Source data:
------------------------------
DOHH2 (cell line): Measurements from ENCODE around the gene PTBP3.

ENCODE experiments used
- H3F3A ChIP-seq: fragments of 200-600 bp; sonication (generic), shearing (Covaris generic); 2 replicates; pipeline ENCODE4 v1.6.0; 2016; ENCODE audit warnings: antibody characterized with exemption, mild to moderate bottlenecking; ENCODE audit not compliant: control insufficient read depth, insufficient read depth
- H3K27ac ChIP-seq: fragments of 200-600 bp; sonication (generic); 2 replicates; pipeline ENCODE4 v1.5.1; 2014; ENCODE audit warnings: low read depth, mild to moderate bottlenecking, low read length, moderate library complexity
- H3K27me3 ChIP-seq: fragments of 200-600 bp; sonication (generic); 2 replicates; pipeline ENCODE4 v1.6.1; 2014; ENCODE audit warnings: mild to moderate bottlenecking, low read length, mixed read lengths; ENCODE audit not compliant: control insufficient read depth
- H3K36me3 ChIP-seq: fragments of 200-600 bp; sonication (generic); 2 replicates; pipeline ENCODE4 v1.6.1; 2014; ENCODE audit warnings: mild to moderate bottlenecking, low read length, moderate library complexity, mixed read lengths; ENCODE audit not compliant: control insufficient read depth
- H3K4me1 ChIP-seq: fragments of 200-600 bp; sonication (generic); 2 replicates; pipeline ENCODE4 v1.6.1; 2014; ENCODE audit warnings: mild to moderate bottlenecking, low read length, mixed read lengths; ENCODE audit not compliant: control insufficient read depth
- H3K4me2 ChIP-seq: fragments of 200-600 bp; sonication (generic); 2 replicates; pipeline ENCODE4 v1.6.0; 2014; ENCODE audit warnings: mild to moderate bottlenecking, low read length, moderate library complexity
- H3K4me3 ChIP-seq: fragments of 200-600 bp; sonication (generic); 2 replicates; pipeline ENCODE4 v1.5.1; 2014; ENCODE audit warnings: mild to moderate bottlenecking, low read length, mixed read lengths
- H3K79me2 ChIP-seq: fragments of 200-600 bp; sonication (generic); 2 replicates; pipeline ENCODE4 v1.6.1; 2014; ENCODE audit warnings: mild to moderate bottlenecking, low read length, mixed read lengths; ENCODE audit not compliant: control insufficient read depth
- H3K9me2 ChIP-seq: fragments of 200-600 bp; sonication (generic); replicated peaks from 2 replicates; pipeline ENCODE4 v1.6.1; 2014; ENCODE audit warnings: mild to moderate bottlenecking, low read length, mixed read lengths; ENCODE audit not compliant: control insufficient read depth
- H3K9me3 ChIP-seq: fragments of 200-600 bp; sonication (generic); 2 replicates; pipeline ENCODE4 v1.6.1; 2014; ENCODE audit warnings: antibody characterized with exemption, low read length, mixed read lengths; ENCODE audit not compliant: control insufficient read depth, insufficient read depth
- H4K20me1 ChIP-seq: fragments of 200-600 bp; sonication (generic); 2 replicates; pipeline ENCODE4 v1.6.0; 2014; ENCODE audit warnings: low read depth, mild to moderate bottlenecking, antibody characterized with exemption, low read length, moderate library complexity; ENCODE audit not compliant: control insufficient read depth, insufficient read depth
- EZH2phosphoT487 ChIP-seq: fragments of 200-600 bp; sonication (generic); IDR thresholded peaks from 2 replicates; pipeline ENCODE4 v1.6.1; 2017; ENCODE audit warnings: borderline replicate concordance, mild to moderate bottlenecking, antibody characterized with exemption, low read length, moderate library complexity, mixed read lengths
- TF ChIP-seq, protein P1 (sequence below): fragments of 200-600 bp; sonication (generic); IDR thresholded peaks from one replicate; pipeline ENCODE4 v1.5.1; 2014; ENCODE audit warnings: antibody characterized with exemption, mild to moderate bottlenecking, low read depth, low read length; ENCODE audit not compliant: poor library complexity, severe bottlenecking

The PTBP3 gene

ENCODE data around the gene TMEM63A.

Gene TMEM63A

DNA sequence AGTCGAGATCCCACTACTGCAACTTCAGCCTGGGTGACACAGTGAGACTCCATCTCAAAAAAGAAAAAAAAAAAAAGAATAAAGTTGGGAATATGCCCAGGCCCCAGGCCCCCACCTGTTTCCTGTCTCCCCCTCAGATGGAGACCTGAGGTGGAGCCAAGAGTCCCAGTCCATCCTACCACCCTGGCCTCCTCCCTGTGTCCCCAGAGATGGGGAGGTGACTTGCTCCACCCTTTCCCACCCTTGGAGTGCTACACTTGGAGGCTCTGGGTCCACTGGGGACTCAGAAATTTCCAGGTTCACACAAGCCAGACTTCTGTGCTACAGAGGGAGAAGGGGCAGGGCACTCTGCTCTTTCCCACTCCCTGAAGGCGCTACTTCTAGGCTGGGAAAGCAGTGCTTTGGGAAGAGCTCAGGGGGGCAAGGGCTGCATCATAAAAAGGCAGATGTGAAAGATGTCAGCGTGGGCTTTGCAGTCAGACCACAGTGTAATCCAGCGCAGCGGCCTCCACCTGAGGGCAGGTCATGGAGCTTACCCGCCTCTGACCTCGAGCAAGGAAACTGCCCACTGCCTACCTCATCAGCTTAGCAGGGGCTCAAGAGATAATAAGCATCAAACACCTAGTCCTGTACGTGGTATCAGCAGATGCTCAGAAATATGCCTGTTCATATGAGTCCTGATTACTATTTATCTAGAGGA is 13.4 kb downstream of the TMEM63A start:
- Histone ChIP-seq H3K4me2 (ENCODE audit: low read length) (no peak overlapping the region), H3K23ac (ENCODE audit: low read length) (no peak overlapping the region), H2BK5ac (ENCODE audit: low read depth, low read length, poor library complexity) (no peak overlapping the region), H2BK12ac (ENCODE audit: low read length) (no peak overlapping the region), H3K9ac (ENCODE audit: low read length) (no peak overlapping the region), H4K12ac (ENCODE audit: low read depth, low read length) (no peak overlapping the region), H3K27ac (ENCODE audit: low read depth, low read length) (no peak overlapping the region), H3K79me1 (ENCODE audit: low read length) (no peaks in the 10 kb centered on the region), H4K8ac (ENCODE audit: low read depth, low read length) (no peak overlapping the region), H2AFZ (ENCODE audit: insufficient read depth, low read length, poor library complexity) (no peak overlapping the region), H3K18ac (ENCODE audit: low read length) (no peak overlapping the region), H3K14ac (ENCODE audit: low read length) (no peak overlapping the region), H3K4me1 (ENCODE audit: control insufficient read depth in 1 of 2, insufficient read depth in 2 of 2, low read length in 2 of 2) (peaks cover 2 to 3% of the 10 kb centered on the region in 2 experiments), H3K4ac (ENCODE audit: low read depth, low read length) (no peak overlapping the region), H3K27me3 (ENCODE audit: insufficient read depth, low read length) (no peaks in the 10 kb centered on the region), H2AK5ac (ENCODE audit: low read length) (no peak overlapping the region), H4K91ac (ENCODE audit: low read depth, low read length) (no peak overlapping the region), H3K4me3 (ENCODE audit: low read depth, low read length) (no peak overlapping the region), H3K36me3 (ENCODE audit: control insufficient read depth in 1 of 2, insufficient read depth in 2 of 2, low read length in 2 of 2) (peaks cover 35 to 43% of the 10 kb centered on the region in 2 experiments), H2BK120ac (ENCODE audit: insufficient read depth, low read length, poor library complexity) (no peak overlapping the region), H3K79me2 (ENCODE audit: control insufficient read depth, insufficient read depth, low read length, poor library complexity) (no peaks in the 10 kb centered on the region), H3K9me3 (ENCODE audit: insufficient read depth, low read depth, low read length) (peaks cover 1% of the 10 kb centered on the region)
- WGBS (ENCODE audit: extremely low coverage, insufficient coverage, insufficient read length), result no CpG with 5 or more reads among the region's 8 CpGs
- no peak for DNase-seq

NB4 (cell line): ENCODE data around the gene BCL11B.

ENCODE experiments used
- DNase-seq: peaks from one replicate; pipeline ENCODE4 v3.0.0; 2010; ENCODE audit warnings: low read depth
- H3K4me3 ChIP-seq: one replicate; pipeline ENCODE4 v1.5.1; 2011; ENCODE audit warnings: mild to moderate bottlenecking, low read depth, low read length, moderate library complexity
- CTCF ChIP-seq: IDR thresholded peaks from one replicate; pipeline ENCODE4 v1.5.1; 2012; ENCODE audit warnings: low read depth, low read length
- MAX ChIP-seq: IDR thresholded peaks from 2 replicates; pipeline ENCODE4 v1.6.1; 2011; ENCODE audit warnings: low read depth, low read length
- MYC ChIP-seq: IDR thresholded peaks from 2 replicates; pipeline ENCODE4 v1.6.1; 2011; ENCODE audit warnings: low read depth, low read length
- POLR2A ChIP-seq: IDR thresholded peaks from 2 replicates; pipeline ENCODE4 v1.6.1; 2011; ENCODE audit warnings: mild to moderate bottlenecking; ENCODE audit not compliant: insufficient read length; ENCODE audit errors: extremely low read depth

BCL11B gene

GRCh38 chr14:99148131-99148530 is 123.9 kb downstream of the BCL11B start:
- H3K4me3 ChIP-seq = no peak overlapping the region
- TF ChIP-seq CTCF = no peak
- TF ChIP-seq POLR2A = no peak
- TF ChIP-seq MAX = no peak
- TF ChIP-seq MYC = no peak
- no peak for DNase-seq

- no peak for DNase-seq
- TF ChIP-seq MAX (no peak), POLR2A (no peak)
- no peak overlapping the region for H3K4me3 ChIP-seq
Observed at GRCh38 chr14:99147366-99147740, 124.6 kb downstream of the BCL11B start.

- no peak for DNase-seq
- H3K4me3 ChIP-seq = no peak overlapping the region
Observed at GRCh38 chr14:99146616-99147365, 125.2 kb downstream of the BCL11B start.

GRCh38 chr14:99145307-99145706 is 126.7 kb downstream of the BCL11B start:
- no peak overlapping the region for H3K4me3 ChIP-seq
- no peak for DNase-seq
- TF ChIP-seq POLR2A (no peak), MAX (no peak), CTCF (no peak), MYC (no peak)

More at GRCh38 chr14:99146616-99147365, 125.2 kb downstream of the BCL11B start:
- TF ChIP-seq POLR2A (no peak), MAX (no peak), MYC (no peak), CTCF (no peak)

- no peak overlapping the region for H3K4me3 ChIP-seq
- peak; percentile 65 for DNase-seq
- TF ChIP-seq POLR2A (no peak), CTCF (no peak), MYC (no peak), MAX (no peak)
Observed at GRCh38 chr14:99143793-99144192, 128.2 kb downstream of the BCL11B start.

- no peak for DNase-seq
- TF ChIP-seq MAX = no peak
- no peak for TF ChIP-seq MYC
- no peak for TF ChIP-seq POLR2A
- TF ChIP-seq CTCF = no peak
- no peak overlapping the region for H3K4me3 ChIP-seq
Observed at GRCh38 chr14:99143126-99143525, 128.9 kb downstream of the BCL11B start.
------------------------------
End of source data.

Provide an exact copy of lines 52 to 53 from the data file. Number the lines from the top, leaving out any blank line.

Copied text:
- no peak overlapping the region for H3K4me3 ChIP-seq
- peak; percentile 65 for DNase-seq